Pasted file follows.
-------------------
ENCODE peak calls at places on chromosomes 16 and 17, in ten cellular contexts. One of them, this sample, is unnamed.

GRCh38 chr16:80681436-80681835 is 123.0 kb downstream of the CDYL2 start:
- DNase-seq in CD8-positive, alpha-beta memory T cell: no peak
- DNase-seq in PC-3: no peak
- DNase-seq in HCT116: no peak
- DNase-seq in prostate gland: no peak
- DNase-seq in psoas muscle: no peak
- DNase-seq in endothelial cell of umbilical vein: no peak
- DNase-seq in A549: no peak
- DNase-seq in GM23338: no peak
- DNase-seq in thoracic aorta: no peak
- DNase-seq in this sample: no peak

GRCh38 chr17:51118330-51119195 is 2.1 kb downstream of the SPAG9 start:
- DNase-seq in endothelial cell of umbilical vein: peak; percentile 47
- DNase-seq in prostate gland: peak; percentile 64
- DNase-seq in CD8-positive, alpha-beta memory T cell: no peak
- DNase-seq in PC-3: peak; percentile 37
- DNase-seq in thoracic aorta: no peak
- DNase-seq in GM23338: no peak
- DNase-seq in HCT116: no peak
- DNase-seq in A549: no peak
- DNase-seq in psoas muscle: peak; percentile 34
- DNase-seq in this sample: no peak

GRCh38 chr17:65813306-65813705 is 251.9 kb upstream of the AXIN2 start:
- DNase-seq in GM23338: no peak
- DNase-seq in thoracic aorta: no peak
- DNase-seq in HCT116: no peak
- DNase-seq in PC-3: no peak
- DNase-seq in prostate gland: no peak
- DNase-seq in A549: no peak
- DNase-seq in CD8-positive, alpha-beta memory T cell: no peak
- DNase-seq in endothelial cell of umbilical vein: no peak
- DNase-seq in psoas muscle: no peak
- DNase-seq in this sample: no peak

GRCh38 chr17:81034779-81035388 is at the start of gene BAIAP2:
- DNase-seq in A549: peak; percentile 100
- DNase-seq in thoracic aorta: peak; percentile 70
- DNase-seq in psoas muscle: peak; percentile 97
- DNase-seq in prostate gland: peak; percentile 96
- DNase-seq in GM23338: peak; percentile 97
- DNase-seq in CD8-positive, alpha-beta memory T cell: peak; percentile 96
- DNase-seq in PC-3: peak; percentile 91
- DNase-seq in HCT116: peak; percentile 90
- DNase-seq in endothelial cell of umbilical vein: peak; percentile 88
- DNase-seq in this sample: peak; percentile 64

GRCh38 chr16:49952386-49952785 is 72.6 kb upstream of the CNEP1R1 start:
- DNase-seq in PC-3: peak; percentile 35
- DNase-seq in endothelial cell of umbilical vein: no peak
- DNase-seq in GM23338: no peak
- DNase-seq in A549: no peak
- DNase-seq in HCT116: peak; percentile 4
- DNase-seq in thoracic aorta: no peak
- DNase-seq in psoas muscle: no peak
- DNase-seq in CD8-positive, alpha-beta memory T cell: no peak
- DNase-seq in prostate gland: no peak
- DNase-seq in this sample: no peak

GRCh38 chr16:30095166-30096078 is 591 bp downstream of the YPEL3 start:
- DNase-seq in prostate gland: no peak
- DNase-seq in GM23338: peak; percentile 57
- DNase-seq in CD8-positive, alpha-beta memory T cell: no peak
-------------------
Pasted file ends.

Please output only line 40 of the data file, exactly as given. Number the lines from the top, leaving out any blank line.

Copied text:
- DNase-seq in GM23338: peak; percentile 97